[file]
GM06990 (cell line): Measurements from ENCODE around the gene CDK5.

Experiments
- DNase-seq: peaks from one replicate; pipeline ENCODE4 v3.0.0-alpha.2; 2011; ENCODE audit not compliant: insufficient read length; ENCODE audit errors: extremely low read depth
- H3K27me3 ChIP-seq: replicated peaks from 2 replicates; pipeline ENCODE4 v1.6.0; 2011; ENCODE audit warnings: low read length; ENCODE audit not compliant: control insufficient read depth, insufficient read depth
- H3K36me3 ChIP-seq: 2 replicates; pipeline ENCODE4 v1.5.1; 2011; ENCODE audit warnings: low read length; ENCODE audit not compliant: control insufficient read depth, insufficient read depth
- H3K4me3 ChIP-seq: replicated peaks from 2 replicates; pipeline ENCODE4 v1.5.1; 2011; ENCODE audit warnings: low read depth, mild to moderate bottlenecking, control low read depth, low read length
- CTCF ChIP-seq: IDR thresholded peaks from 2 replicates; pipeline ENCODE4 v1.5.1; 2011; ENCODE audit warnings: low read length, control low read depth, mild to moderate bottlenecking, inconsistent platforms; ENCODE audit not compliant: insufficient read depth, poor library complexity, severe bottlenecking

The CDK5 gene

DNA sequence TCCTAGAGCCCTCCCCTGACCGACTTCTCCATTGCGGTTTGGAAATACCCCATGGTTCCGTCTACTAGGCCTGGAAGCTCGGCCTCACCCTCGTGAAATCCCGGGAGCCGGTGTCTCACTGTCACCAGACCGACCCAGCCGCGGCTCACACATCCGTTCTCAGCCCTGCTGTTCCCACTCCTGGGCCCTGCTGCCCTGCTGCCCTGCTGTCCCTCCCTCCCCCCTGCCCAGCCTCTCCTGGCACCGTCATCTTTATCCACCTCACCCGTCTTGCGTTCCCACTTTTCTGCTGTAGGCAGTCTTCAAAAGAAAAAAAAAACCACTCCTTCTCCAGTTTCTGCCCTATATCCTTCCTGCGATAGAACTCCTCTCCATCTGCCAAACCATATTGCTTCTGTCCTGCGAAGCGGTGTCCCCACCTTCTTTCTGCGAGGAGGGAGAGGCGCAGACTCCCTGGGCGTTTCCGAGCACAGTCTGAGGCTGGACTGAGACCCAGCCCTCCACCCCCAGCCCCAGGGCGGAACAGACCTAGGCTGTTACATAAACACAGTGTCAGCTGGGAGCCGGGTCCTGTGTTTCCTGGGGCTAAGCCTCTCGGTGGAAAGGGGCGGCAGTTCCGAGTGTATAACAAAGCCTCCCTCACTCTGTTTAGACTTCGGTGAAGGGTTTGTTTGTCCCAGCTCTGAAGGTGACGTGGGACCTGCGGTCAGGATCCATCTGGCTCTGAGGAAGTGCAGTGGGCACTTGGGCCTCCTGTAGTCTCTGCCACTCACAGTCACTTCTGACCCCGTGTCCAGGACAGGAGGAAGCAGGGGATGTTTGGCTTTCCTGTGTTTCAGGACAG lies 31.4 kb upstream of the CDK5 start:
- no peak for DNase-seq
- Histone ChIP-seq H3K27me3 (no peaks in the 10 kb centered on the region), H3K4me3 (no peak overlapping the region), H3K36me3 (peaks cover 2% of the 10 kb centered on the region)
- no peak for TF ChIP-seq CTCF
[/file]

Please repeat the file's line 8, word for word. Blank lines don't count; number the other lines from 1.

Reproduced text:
The CDK5 gene